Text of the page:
Dust off your running shoes: on turkey day only, your Activity app has a special award if you run 3.1 miles (5k).
Earn this special achievement on Thanksgiving Day, November 24th when you complete a walk, run or wheelchair workout of at least 5K (3.1 mi) in the Apple Watch Workout app, or any app that records these workouts into the iPhone Health app. You’ll also earn a special Messages app sticker!
I sort of think these awards are better if you don’t know about them until you’ve earned them. I was briefly into Foursquare and I remember when the app started showing all the possible badges grayed out instead of just showing the ones you’d achieved. It somehow made it less fun. But I’m still going to try to run 5k on Thanksgiving.
Update: Totally didn’t work for me. I did my run, and it shows up in Activity and in the Health app, but no award. Not the end of the world, but it does kind of suck.
Update: I posted this issue on Apple’s forums and Stack Exchange. No solutions so far but it seems clear that other people are having this problem. I also contacted Apple support by chat and they suggested un-pairing and re-pairing the watch and phone which didn’t help and turned out to break other things. Thumbs down.
Aniket Sharma lists his very reasonable expectations for a running app and explains why Runkeeper comes the closest to meeting them. This is interesting to me because I actually switched away from Runkeeper when I started running with the Apple Watch. I’d been using it with iPhone-only runs quite happily and when I added the watch to the equation I started to have problems.
The syncing between the watch and phone apps seemed to be very flaky, and I would often lose parts of my runs (phantom pause) and would get unexpected results depending on whether I started a run from the watch or from the phone. Runs started from the watch would sometimes not use GPS data from the phone that was along with me for the run, while runs started from the phone would frequently not update the display on the watch. And there’s nothing worse than the feeling of realizing, after a distance record-setting run, that your tracker app had you “paused” for a part of that run.
This led me to experiment with other running apps, and Runtastic won me over for a number of reasons: (1) rock-solid connection between the watch and phone apps, despite which I started the run on, (2) a highly customizable watch display, and (3) a general no-nonsense design aesthetic.
Anyway Aniket’s review makes me suspect Runkeeper is worth another shot. Nike+ may be, too: my problem with it had been that the display would only show one stat at a time, and required swiping to switch from time to distance, e.g. Recent reviews of Nike+ sound like this has been way improved.
I usually listen to podcasts while running, which makes two features of most of these apps infuriating. First, the voice-over feature that is enabled by default in all of these apps. Fine, easy enough to turn off. Second, the music controls, in Runtastic at least, really do apply to just music. I’ve been running with headphones that don’t have controls on them, and especially when that voiceover kicks in, the inability to pause is infuriating.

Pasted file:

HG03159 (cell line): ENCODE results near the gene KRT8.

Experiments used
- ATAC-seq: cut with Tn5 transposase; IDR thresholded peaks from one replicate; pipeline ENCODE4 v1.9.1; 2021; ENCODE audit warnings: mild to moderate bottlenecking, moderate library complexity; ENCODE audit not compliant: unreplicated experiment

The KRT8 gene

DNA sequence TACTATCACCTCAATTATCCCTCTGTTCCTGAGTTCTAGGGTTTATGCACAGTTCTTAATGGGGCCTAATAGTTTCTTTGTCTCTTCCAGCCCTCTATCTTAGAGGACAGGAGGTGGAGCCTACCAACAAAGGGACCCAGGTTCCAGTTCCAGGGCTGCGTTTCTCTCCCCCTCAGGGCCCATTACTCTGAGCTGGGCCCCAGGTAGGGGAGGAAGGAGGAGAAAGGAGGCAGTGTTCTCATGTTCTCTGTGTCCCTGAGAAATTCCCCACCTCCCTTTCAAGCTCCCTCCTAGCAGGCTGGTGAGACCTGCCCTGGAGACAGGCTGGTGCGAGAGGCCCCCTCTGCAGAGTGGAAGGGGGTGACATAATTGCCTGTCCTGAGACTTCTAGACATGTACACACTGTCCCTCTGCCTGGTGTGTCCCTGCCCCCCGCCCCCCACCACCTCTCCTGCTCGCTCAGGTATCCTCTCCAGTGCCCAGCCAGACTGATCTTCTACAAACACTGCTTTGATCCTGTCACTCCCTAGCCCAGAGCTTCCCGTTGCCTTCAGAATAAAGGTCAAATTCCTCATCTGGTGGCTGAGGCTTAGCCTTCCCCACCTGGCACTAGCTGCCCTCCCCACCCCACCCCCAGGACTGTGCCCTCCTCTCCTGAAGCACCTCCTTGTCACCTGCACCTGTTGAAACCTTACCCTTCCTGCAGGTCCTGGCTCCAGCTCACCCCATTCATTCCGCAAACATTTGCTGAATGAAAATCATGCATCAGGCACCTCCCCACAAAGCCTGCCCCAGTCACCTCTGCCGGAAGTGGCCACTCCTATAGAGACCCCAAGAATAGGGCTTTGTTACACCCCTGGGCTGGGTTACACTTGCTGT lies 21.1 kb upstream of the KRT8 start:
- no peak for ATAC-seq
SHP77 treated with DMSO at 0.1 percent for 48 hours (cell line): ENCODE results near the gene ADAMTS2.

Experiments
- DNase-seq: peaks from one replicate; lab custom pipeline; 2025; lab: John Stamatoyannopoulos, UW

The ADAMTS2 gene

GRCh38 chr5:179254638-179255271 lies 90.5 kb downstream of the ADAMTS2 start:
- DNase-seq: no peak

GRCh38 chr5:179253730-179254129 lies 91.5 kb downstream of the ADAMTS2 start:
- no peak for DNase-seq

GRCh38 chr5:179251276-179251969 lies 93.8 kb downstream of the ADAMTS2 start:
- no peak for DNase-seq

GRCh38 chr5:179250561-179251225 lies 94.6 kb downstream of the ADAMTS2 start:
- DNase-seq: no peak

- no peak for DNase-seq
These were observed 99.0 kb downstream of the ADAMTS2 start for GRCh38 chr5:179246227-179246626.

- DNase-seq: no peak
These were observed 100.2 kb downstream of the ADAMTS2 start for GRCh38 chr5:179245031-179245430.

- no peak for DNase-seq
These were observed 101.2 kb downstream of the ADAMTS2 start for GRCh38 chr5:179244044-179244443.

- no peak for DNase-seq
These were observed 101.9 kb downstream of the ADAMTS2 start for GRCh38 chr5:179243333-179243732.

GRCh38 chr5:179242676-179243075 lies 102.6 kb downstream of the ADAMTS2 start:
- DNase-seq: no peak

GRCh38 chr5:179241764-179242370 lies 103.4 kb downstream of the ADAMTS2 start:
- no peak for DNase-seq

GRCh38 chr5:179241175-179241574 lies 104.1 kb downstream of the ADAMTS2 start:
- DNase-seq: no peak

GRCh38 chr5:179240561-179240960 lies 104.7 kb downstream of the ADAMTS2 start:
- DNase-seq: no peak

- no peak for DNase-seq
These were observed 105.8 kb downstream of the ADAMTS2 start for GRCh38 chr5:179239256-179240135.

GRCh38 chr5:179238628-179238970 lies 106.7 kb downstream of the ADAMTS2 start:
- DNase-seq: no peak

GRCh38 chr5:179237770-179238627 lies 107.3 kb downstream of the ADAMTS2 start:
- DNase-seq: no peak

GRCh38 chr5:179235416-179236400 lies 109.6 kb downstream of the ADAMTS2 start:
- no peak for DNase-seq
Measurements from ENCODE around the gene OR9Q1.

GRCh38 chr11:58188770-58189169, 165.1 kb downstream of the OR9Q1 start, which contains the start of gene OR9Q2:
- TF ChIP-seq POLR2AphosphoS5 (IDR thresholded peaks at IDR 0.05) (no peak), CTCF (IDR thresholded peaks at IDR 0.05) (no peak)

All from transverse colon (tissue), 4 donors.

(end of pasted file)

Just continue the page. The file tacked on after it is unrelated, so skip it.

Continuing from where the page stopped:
The upshot tho is that these apps are all slowly improving, and that competition is driving that improvement. Good stuff, I’ll be giving Runkeeper another shot.
Reactions to the Apple Watch Nike+ version have been overwhelmingly positive as far as I can see. Here’s one review on Medium:
The accuracy is absolutely perfect, precise even. I’ve ran two 5K routes where I know exactly the half way point, and Nike+ was bang on. When I got back, it was instantly on my iPhone NRC App, with full route from first step to last. No gaps, nothing.
And one from TechCrunch:
What’s perhaps most interesting about Apple Watch Nike+ is that, at its heart, it’s just a regular, old Apple Watch. Those bright, perforated bands are removable by pressing a button on the back of the watch and sliding them out, sideways (not to mention the fact that there are more muted options than the yellow version I got). And if you buy the standard version of the Watch, you can always download and install the Nike app – though you’ll be missing the company’s custom faces with integrated Nike swoosh and some shortcuts.
Not real relevant for me since I always run with both my watch and my iPhone (until someone comes up with a plausible standalone podcast player for the watch). I’ve had big problems getting the watch and iPhone versions of various apps to talk to each other, which finally prompted me to switch from Runkeeper to RunTastic.
(I’d tried the Nike+ app, and at the time it only showed one piece of data on the screen at once, which was a deal breaker. The new version seems to fix that, tho it’d be hard to beat RunTastic’s customizable watch display.)
I personally think the black Nike+ band that is shown in all the product shots looks pretty good. Not sure how well the faces would work out, but it seems not an unreasonable idea to buy the Nike+ edition just to have the option–it can basically become a regular Sports watch anytime, and it’s the same price.